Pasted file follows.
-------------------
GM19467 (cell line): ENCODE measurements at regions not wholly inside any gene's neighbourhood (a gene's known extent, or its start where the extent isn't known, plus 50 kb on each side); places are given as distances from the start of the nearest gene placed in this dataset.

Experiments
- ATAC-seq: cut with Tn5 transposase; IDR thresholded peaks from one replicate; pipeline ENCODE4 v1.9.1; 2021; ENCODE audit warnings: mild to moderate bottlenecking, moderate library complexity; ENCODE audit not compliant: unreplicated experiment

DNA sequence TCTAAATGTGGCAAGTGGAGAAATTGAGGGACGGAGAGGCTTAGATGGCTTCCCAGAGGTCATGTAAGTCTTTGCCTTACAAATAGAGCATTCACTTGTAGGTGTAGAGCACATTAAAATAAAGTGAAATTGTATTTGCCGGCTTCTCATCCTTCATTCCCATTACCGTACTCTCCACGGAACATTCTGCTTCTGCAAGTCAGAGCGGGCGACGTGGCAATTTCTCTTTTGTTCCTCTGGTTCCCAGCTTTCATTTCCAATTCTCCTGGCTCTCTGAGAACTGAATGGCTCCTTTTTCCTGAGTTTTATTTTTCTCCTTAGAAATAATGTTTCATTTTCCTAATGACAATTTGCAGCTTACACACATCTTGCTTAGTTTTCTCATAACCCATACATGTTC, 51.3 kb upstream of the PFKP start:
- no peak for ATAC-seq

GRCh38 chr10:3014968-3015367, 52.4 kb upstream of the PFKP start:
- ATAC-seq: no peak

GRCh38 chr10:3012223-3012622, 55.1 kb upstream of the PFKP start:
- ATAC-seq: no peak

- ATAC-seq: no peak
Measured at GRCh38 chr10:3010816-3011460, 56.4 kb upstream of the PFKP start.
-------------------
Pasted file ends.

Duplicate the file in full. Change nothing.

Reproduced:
GM19467 (cell line): ENCODE measurements at regions not wholly inside any gene's neighbourhood (a gene's known extent, or its start where the extent isn't known, plus 50 kb on each side); places are given as distances from the start of the nearest gene placed in this dataset.

Experiments
- ATAC-seq: cut with Tn5 transposase; IDR thresholded peaks from one replicate; pipeline ENCODE4 v1.9.1; 2021; ENCODE audit warnings: mild to moderate bottlenecking, moderate library complexity; ENCODE audit not compliant: unreplicated experiment

DNA sequence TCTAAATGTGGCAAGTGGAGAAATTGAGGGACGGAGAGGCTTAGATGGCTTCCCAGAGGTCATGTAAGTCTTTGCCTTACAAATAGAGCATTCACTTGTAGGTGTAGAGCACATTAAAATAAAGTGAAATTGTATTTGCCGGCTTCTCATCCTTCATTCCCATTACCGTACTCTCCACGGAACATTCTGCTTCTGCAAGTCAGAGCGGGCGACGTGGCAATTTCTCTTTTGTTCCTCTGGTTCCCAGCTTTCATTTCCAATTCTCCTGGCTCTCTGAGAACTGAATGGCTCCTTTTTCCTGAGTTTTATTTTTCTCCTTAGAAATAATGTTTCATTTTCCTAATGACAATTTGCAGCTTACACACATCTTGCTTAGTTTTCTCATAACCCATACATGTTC, 51.3 kb upstream of the PFKP start:
- no peak for ATAC-seq

GRCh38 chr10:3014968-3015367, 52.4 kb upstream of the PFKP start:
- ATAC-seq: no peak

GRCh38 chr10:3012223-3012622, 55.1 kb upstream of the PFKP start:
- ATAC-seq: no peak

- ATAC-seq: no peak
Measured at GRCh38 chr10:3010816-3011460, 56.4 kb upstream of the PFKP start.